A sort of “Decline of Western Civilization Part 3-1/2” for director Penelope Spheeris, “We Sold Our Souls for Rock ‘n’ Roll” lands somewhere between her prior music-related docus and a standard-issue concert pic. If it lacks the more penetrating subcultural scrutiny of the former, it also sports a good deal more wit and human interest than the latter. Preserving for posterity heavy-metal icon Ozzy Osbourne’s fifth annual OZZfest tour in 1999, “Souls” offers enough headbanging performance footage to satisfy fans, while bemused observation of the surrounding amphetamine-circus atmosphere will keep the idly curious entertained. Theatrical prospects will likely be limited to rep/campus dates; pic should have a long shelf life in cable and homevid markets.
Produced by Osbourne spouse Sharon — whose considerable track record and clout as a talent manager, record label owner, etc., is downplayed here, presumably so fans won’t see Ozzy as “whipped” — docu keeps things light without fully glossing over OZZfest’s sleazier aspects. The metal-themed fest was launched at a point when alt-rock Lollapalooza and all-femme Lilith Fair seemed to define public’s changing rock tastes.
To everyone’s surprise — even its own founders — OZZ instantly became the highest-grossing U.S. festival tour, defying fashion each year by drawing unwashed masses into the collective slampit. Take that, Tori Amos.
Woodstock-style peacenikkery is not on the menu here. Aud ranges from mullet-haired yahoos (some Ozzy devotees since his seminal metal unit Black Sabbath bowed 30 years ago) to powerlifting frat boy types; women, distinctly outnumbered, must be prepared to find “Show us yer tits!” the cry of the day. (Most seem quite happy to comply.) Major alcohol consumption, fights, stage-rushing, gate-crashing, O.D.s and other misbehaviors are rampant.
Part of OZZfest’s success has been due to its keeping current — “nu metal” groups incorporating rap, punk, funk and industrial influences are programmed alongside Ozzy’s own old-school heaviness. Of the 15 bands seen here, each heard for a song’s length or two, some are just derivative wannabes. Others boast musical chops (Primus, System of a Down) or over-the-top theatricality (masked “Texas Chainsaw Massacre” refugees Slipknot) to stand out from the pack.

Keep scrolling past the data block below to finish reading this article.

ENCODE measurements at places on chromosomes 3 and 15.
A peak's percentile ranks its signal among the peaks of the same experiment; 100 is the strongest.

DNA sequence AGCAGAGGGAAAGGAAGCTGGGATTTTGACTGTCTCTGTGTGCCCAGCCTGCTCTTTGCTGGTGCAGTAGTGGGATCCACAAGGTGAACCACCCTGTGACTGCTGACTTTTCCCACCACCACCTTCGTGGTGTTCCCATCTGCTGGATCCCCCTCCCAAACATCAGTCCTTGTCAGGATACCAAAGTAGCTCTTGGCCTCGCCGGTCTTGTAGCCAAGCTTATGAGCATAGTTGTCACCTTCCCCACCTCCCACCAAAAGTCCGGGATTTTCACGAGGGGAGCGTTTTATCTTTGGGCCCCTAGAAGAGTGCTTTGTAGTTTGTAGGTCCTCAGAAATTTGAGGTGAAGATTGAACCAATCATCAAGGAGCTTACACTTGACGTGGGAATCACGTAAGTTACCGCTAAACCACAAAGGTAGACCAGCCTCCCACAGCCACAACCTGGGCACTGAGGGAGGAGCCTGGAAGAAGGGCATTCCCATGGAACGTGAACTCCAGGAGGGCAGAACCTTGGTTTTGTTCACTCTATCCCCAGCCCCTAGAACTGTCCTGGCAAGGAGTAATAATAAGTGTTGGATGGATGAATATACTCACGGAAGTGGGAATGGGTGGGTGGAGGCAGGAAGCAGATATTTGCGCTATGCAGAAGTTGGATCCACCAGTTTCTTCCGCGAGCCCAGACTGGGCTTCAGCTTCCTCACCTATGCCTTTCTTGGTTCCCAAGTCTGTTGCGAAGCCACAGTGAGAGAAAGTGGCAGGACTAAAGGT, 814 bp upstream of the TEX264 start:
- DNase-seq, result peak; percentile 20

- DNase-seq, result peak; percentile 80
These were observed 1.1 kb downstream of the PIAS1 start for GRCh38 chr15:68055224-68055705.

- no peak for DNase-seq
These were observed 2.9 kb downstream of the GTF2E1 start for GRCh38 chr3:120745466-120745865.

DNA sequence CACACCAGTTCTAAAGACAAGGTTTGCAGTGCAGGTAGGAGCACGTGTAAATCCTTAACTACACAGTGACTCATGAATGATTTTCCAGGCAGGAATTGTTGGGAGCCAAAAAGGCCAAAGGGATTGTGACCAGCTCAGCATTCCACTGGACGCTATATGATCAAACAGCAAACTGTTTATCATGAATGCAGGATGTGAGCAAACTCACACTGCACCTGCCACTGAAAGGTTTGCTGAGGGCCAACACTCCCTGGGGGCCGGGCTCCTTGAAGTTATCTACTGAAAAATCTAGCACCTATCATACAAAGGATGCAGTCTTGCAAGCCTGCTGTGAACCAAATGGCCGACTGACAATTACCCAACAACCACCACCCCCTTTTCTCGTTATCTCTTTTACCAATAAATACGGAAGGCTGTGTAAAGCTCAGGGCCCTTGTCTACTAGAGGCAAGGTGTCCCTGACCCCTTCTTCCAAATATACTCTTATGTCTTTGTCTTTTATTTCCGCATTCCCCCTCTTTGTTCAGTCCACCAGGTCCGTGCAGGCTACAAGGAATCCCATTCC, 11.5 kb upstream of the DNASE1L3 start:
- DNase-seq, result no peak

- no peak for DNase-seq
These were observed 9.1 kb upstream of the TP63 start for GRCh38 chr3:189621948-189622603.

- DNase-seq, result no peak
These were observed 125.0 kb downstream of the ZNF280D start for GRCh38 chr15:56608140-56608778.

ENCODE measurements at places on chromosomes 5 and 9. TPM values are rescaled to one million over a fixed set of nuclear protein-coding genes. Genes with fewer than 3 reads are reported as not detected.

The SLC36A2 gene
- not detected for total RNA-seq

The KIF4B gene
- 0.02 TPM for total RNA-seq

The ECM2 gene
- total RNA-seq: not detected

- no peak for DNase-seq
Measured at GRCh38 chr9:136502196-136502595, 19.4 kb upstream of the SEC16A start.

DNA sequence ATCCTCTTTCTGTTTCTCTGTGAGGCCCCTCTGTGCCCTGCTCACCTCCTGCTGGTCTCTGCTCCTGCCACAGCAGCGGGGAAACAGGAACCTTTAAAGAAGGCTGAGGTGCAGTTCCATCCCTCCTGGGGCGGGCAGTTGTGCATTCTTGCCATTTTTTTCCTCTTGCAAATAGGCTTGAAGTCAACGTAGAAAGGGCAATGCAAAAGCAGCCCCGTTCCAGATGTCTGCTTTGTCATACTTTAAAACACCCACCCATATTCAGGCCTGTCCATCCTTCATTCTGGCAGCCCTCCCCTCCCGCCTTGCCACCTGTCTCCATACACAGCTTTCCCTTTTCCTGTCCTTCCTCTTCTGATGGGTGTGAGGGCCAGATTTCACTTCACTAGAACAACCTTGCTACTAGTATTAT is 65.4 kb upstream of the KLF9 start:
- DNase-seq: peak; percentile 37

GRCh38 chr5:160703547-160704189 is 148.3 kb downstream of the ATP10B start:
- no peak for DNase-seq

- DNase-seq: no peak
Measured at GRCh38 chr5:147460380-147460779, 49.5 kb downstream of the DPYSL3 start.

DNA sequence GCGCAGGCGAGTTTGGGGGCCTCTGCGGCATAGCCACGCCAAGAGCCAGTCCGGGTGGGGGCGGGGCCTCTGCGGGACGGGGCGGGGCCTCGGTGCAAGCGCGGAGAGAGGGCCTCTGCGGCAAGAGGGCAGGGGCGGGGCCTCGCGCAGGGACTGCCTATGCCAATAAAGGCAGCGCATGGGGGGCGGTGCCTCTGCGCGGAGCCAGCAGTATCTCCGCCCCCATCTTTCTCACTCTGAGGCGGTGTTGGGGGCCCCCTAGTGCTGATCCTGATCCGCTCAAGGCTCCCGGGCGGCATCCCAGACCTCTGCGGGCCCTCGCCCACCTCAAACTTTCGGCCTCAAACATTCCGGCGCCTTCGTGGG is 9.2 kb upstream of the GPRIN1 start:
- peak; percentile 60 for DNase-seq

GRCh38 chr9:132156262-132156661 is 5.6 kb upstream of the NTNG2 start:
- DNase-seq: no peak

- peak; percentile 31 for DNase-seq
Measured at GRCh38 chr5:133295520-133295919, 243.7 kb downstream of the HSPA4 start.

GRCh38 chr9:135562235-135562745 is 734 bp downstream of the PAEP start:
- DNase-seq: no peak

Moshpit and stage-diving frenzy peaks during a set by veteran speed-metalists Slayer. Coming after them and burlesque horror-rock showman Rob Zombie, battle-scarred Ozzy’s climactic appearance (fronting a Black Sabbath reunion) seems rather embalmed.
“Souls” delights in contrasting the crowd’s hedonistic abandon with OZZfest’s “family business” backside: All-overseeing Sharon looks and acts like an unflappable corporate exec, the Osbourne children tag along to no apparent harm, while Ozzy himself makes no secret of his relief at having left bad old habits behind. (“Every time I did drugs, I overdosed,” he ruefully notes.)
While a few supporting acts keep the tradition of rock star excess alive, most are disarmingly humble and good-humored, as when newcomers Static X find themselves abandoned by both tour bus and driver. In full rasta-corpse regalia, Rob Zombie proves a charmingly droll, down-to-earth fellow offstage.
Spheeris has fun posing questions to inebriated attendees from behind the camera, and Christian protesters provide another amusing sidelight. While aud nudity, drunkenness and macho aggression glimpsed will leave many viewers glad they weren’t present, most unwatchable seg is a late one showing OZZfest second-stage act the Rev. B. Dangerous Freak Show, whose gross-out stunts lean heavily on self-mutilation.
Shot on high-def and digital vid, then converted to film, pic boasts exceptional technical polish, with terrific surround-sound recording of perf sequences.